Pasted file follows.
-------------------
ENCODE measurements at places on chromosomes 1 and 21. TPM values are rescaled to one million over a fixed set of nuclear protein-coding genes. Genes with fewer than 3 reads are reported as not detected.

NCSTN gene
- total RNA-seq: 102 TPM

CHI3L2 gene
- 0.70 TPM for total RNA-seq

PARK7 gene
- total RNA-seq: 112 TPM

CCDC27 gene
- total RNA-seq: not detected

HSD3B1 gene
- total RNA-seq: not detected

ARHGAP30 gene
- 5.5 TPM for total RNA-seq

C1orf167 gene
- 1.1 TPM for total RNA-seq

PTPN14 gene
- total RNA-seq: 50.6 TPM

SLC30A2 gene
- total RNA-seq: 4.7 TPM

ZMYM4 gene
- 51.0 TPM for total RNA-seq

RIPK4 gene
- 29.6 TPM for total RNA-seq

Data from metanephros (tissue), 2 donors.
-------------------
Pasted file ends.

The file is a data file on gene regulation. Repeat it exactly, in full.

ENCODE measurements at places on chromosomes 1 and 21. TPM values are rescaled to one million over a fixed set of nuclear protein-coding genes. Genes with fewer than 3 reads are reported as not detected.

NCSTN gene
- total RNA-seq: 102 TPM

CHI3L2 gene
- 0.70 TPM for total RNA-seq

PARK7 gene
- total RNA-seq: 112 TPM

CCDC27 gene
- total RNA-seq: not detected

HSD3B1 gene
- total RNA-seq: not detected

ARHGAP30 gene
- 5.5 TPM for total RNA-seq

C1orf167 gene
- 1.1 TPM for total RNA-seq

PTPN14 gene
- total RNA-seq: 50.6 TPM

SLC30A2 gene
- total RNA-seq: 4.7 TPM

ZMYM4 gene
- 51.0 TPM for total RNA-seq

RIPK4 gene
- 29.6 TPM for total RNA-seq

Data from metanephros (tissue), 2 donors.